Buster' Douglas takes part in OKC Charity Fight Night 

OKC Charity Fight Night
Coca-Cola Bricktown Events Center
425 E. California

James "Buster" Douglas took part in one of the most significant events in boxing history when he toppled the seemingly invincible Mike Tyson with a 10th-round knockout on Feb. 11, 1990. The image of Tyson fumbling with his mouthpiece as he struggled to his feet lives on as the grim turning point for Tyson's career, and the beginning of Douglas' reign as undisputed heavyweight champion.

Douglas will be on hand Thursday at the Coca-Cola Bricktown Events Center to help promote the annual OKC Charity Fight Night, a fundraiser for the Oklahoma City Police Athletic League.

Although Douglas is widely recognized as one of the great underdog figures in boxing history, he is quick to point out that he entered the fight as the No. 2 contender and it took impressive victories over quality opponents to take him from the streets of Columbus, Ohio, to the top ranks in the heavyweight division. He said he decided to lend a hand at the PAL fund-raiser because his own career started in similar youth leagues.

"Had it not been for youth programs that I was involved in coming up as a child, I wouldn't have become the man that I am today," Douglas said. "Boxing is something for kids to get involved in rather than going out in the streets and getting in trouble. It's something that can carry over in many different directions. Most of these kids won't turn professional, but boxing puts them on a positive track."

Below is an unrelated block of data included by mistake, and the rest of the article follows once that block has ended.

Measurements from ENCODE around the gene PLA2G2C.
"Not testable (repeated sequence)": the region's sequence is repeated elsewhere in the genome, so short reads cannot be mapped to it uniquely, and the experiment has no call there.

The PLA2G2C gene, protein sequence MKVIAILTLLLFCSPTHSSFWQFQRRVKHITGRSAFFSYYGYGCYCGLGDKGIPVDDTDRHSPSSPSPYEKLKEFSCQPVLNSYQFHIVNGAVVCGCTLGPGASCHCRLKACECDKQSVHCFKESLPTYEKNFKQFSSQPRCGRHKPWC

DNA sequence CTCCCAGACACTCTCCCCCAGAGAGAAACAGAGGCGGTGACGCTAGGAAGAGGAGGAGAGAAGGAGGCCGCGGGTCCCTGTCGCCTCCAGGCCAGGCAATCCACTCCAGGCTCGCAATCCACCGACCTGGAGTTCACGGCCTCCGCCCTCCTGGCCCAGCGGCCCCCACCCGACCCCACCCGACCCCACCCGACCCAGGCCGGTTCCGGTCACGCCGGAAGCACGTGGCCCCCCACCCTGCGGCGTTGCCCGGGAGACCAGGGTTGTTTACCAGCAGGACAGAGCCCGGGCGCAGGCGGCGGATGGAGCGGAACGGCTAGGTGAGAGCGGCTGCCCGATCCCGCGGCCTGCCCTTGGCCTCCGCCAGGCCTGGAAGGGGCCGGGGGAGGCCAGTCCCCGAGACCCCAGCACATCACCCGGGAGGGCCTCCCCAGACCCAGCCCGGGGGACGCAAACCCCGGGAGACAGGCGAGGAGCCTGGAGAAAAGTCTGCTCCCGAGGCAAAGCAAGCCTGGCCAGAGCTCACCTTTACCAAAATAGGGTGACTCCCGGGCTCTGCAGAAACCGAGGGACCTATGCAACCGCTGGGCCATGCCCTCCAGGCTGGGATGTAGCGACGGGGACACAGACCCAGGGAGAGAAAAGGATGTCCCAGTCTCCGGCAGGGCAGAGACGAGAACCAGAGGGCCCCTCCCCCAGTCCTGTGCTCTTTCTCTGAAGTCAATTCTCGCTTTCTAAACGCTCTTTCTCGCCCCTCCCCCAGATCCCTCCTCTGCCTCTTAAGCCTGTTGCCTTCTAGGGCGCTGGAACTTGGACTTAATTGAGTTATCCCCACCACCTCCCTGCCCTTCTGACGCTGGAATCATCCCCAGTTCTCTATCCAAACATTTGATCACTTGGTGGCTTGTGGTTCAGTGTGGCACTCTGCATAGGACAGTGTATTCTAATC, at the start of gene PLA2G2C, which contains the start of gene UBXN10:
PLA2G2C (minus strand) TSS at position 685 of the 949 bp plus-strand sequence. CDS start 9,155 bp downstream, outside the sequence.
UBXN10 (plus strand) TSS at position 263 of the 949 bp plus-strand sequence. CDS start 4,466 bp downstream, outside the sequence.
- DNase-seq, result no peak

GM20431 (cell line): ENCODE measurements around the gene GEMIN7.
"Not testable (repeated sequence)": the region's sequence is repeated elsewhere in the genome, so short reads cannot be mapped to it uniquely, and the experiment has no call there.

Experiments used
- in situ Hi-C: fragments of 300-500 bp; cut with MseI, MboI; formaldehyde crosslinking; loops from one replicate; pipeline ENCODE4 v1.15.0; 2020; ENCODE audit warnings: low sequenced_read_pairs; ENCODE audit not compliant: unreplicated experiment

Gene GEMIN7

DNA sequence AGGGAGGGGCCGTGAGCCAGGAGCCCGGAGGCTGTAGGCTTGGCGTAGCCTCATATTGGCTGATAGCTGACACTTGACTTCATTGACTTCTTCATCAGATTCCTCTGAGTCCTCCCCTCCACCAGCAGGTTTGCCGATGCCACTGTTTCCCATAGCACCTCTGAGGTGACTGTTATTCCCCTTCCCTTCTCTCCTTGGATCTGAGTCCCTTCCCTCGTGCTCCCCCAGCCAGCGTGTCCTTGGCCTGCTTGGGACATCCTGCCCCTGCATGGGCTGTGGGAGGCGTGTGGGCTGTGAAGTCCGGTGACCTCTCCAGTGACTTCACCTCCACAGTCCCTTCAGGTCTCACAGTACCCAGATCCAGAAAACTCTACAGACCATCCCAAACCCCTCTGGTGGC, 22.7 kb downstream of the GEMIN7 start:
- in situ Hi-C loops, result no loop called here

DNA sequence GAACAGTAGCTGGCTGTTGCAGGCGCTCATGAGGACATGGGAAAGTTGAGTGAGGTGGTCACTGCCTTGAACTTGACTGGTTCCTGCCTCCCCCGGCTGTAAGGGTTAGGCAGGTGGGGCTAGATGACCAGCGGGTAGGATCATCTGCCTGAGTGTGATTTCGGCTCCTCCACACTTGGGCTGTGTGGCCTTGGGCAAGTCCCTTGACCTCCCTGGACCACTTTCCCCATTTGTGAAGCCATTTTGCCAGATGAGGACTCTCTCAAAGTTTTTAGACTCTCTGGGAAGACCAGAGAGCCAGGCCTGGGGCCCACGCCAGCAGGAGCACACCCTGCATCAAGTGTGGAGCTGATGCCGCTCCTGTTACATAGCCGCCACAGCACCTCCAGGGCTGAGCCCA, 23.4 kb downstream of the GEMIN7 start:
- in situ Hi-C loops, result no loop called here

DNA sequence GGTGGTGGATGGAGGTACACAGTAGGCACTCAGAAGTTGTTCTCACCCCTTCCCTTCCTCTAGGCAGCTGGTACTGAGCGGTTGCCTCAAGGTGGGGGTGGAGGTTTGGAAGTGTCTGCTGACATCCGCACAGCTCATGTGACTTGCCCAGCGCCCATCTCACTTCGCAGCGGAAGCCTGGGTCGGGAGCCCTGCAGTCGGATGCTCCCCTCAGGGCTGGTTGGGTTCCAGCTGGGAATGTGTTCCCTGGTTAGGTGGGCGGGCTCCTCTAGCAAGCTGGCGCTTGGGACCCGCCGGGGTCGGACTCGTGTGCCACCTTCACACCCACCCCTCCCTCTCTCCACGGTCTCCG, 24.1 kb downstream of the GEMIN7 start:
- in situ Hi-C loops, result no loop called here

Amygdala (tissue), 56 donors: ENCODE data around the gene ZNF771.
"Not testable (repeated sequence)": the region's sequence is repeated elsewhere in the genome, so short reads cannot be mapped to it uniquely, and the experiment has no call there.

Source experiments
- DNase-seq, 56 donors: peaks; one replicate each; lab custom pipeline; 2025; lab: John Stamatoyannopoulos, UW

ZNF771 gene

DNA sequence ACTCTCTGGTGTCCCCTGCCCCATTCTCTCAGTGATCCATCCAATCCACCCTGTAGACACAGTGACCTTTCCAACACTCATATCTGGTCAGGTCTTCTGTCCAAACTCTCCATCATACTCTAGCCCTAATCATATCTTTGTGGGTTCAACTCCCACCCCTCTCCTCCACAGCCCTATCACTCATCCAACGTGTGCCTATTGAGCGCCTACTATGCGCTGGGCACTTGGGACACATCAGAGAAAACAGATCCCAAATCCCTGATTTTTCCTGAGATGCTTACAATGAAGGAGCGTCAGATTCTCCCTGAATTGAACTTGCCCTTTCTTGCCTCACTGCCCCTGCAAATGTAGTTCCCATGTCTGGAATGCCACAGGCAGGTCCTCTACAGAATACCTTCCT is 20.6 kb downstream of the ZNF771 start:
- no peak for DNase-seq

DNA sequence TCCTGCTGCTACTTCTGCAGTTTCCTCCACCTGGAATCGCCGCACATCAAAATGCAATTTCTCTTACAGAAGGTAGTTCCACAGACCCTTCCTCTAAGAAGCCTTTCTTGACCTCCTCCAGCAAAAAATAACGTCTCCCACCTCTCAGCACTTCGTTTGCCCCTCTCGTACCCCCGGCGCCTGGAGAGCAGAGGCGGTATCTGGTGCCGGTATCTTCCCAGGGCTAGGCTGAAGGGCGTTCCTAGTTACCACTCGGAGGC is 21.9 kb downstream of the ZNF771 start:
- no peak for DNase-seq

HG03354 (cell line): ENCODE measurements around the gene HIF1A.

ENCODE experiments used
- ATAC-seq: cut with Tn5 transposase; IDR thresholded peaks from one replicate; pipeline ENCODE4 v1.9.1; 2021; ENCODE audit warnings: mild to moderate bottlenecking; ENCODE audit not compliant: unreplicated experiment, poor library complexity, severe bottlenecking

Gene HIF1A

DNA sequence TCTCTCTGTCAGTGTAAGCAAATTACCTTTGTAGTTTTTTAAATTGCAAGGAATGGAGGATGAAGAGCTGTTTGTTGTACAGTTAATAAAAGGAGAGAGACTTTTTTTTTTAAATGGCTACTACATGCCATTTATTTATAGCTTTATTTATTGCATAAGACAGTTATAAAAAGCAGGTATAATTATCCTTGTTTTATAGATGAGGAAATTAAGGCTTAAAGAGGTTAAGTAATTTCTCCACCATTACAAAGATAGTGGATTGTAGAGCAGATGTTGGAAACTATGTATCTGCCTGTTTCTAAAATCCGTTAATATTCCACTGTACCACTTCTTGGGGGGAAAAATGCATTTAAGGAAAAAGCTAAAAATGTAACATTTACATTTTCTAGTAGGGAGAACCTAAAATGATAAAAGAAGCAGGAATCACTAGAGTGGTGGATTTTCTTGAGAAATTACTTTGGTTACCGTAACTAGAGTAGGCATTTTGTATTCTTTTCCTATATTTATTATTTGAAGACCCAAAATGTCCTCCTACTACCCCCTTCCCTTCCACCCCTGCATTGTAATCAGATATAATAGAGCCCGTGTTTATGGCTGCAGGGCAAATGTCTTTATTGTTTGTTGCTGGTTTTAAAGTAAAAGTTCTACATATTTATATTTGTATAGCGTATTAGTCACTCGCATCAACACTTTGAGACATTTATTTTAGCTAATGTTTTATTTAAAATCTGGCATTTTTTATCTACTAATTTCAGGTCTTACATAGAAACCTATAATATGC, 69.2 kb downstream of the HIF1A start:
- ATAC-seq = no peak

Douglas also is promoting his new book, "Buster's Backyard Bar-BQ: Knockout Diabetes Diet," which discusses his own struggle with weight gain following his career, as well as revealing some of the recipes that helped him get his diabetes under control.

He said he wasn't prepared for the lifestyle shift of retirement.

"I had a strict regimen as a professional fighter," he said. "Once I retired, there was a crazy period I went through. There was nothing I had to specifically look out for as far as maintaining weight. I thought it was normal eating what I pleased when I pleased. I didn't think it would come back and hurt me. It just got out of control."

After getting up to 400 pounds, he managed to trim back down to fighting weight and even returned to the ring in 1996. His second retirement came three years later after amassing a record of 38-6-1.

Douglas said if American fighters are going to ever reign atop the division again, then programs like PAL are important to draw in new talent and prepare them to compete. But the true value of the program is not turning kids into pro-quality boxers, but in exposing them to the wider world.

"Boxing shows there is more going on in the world rather being stuck on the streets," he said. "I see these kids first getting into the ring, and they remind me of what it was like for me when I was first trying, taking my first step to achieving my dream."

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